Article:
"The distros are using systemd because it makes writing startup scripts easier. They take up fewer lines. That's about it. It has nothing to do with DevOps." - you mean configuration files, not startup scripts. That may or may not be the distros reasons for it but i doubt it. I'm sure they have the staff capable of taking a bash script, copying it and changing a line or two in it for it to work in sysvinit if they wished to,
The problem seems to be that the systemd-opponents really don't understand how Open Source software works and being developed, something that requires coordination, and positive contributions with either code, documentation, or money.
The problem seems to be that you didn't read any of my posts that I linked to earlier. From what you've written, it doesn't even seem like you understand systemd very well. Yet somehow you are a huge proponent of systemd. I don't know. What do you like about it? That's a serious question.
"I don't actually have any particularly strong opinions on systemd itself. I've had issues with some of the core developers that I think are much too cavalier about bugs and compatibility, and I think some of the design details are insane (I dislike the binary logs, for example), but those are details, not big issues."
In brief, the good:
* Systemd makes it easier for distro maintainers to write startup scripts, which is something a lot of them wanted.
* Poor understanding of interfaces by the lead developers.
* Poor understanding of portability by the lead developers.
* Poor understanding of separation of concerns.
* Scope creep (there is no reason Gnome should depend on systemd).
* Binary files are a symptom of idiocy......more specifically, binary/text is not something that should be decided by the init system.
I'm sure that if a significant number of credible DevOps (and not the few trolls that make the most noise based on lack of knowledge) voiced valid technical reasons not to use it, Redhat et al would have dropped it.
You're sure? That's all you have? The distros are using systemd because it makes writing startup scripts easier. They take up fewer lines. That's about it. It has nothing to do with DevOps.
"Of those, I've asked around, and I haven't found any DevOps people who like systemd." - maybe your circle of devops is very limited in number.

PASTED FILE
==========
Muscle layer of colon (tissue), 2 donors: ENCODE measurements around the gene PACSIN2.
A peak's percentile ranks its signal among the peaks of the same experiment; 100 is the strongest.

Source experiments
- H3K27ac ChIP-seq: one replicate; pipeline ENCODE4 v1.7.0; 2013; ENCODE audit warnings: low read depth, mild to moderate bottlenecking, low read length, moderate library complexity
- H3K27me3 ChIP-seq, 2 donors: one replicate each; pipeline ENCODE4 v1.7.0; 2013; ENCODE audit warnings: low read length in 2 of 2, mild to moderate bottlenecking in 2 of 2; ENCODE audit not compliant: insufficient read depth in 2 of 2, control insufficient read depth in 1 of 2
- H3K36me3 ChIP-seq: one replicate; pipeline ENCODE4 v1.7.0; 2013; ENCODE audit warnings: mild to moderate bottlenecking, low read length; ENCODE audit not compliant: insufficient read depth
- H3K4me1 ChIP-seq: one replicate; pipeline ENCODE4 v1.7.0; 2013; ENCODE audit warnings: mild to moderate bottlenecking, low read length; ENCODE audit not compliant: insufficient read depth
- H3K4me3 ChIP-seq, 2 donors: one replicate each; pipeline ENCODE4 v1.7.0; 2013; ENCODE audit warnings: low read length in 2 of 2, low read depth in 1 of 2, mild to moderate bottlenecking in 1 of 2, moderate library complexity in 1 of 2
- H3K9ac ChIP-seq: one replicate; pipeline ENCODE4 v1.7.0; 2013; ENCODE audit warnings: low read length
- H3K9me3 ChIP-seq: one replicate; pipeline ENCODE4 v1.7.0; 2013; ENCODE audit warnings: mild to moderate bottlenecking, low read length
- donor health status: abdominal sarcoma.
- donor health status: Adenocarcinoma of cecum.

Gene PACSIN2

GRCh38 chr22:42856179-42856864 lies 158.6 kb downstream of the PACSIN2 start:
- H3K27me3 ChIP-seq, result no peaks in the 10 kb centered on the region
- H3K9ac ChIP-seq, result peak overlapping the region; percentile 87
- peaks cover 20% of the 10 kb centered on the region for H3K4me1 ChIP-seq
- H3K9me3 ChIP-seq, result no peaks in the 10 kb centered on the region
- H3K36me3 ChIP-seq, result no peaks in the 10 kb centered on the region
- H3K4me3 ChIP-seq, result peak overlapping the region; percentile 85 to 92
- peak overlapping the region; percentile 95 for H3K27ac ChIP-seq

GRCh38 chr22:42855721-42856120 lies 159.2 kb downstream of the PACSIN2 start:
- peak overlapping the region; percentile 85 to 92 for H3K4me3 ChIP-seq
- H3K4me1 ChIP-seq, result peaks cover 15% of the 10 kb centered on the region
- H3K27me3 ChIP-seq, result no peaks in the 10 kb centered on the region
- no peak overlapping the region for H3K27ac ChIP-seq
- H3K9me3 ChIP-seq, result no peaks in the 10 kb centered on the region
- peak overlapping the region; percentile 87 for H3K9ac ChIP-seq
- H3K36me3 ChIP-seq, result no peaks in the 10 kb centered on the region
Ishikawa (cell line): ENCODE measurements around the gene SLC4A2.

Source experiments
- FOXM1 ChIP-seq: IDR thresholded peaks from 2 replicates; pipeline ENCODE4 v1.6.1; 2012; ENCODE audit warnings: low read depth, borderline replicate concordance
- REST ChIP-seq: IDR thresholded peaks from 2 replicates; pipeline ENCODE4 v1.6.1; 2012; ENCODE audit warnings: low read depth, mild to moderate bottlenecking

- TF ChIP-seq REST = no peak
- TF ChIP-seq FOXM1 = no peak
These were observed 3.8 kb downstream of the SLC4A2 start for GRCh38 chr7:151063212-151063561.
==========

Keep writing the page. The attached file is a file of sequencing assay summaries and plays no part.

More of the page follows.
Indeed, I don't have the resources to do a full survey of DevOps professionals. I can only ask the people I know.
If you are DevOps, or even know of someone in DevOps who uses systemd, I would be interested in hearing your experience. If you're talking from ignorance, then you're boring.
We have an existing and quite inexpensive container ship network.
To put this in perspective, consider that if you drive a mile to the store to pick up a toothbrush, you just spent more in transportation costs than it took to get the toothbrush from a factory in China to the store where you bought it. Shipping is really, really efficient.
Of those, I've asked around, and I haven't found any DevOps people who like systemd. It just doesn't fit what they want to do. Distro makers, on the other hand, seem to be the ones who really like systemd (mainly because it saves typing in startup scripts). They're the ones who pushed to get it included in their system.
And of course the systemd developers like systemd.
This chemical makes the feed more effective, and more of the nutrients gets digested by the cows.
If that's true, then the bovine nutritionists at the dairies will already be considering it. They take efficient feeding very seriously.
Last year I had one idiot ask to put the phone system he was sometimes called out to work on onto the internet with telnet access - with no password!
Has there been a break for the PS4 yet, or a break for Blu-Ray or BD+?
The big question is: why haven't the telcos moved home / small business over yet?
I asked the owner of an ISP that question. The answer was basically, money. The transition will cost money, and there is zero upside to spending that money before you have to.